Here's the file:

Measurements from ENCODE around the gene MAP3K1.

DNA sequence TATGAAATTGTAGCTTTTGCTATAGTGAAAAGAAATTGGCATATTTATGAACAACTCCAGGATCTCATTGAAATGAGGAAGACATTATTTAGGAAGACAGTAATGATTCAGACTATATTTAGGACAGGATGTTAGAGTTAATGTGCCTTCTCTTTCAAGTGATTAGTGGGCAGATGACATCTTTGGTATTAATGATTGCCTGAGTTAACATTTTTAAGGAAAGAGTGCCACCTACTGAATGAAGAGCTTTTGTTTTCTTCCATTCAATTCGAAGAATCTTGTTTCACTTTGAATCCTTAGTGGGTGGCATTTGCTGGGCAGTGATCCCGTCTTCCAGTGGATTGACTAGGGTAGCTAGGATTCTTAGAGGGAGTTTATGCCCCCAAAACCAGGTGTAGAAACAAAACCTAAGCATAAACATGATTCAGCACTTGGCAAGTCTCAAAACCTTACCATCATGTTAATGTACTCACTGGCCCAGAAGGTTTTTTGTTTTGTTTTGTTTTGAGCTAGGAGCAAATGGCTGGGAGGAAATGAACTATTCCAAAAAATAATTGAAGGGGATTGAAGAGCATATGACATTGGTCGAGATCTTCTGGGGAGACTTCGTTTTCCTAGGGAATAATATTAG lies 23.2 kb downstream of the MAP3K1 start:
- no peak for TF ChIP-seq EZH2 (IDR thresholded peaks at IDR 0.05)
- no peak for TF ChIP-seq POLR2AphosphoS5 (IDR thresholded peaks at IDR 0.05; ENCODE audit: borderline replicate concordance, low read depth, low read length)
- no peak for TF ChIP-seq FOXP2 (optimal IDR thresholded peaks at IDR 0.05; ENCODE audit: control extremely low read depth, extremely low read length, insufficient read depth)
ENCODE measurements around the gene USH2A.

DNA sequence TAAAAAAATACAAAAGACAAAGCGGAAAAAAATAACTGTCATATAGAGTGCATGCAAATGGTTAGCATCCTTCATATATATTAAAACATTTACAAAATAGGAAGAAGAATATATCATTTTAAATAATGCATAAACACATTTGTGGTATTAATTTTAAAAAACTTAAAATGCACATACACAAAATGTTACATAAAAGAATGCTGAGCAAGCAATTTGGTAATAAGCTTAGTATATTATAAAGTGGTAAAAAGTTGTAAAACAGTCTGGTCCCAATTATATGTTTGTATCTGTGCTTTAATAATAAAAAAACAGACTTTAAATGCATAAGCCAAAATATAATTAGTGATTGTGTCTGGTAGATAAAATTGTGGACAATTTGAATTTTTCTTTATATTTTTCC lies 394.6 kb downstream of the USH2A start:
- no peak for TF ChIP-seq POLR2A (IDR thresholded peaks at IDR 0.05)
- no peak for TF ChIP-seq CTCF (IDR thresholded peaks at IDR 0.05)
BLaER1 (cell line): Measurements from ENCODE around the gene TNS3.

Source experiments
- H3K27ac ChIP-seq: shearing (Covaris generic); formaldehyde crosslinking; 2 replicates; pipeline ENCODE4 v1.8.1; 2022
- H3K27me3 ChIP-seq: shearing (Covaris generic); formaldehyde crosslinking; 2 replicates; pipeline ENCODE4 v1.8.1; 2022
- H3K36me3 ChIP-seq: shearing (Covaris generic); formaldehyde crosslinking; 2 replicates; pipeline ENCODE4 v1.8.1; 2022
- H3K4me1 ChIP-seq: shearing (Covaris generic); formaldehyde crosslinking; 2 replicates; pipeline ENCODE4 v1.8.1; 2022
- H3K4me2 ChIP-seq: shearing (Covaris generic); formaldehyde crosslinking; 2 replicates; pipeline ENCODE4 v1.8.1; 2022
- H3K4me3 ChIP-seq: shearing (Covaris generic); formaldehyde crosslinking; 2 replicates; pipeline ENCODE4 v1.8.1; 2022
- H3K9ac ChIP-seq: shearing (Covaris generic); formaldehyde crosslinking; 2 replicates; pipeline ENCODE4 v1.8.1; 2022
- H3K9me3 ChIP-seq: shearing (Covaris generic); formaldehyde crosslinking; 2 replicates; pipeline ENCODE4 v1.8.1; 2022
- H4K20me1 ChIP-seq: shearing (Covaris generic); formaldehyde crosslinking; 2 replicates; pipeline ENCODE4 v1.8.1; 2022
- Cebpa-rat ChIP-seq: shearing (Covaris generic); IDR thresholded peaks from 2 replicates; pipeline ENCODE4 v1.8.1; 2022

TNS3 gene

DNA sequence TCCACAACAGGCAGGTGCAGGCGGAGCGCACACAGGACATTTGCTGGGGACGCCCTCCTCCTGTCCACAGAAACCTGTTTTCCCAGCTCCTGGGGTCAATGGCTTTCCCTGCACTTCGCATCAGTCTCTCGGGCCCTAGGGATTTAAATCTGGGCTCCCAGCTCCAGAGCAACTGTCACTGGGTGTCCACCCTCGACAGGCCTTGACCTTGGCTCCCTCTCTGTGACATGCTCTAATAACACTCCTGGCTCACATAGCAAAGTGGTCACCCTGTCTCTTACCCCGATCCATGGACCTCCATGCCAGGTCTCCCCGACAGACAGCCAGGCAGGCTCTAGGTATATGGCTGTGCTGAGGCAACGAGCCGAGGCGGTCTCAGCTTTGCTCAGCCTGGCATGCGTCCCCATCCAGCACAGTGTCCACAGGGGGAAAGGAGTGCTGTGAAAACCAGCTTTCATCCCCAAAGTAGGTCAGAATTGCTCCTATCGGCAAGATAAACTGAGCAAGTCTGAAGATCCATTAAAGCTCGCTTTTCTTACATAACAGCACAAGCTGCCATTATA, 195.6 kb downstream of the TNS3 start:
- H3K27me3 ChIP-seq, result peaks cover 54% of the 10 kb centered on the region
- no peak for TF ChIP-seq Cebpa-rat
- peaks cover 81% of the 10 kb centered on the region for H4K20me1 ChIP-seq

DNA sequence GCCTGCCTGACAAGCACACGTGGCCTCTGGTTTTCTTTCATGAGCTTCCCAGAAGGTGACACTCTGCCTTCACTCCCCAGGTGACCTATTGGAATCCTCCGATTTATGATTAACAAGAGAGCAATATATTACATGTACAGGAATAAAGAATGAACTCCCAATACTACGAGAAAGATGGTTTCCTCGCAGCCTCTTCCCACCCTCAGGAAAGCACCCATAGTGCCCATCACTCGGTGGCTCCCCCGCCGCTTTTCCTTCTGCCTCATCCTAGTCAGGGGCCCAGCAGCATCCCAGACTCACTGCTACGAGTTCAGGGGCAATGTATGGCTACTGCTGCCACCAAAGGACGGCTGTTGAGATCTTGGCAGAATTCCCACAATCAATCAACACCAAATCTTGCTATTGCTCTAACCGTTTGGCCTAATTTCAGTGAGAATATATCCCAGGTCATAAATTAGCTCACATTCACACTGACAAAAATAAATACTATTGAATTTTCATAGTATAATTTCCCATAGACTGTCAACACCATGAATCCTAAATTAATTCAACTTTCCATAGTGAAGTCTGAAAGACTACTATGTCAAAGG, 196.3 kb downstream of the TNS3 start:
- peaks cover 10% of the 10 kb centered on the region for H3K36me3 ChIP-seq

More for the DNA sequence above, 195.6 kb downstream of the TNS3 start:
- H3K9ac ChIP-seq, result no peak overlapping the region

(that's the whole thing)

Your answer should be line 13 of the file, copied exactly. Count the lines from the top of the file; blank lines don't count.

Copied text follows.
- H3K27me3 ChIP-seq: shearing (Covaris generic); formaldehyde crosslinking; 2 replicates; pipeline ENCODE4 v1.8.1; 2022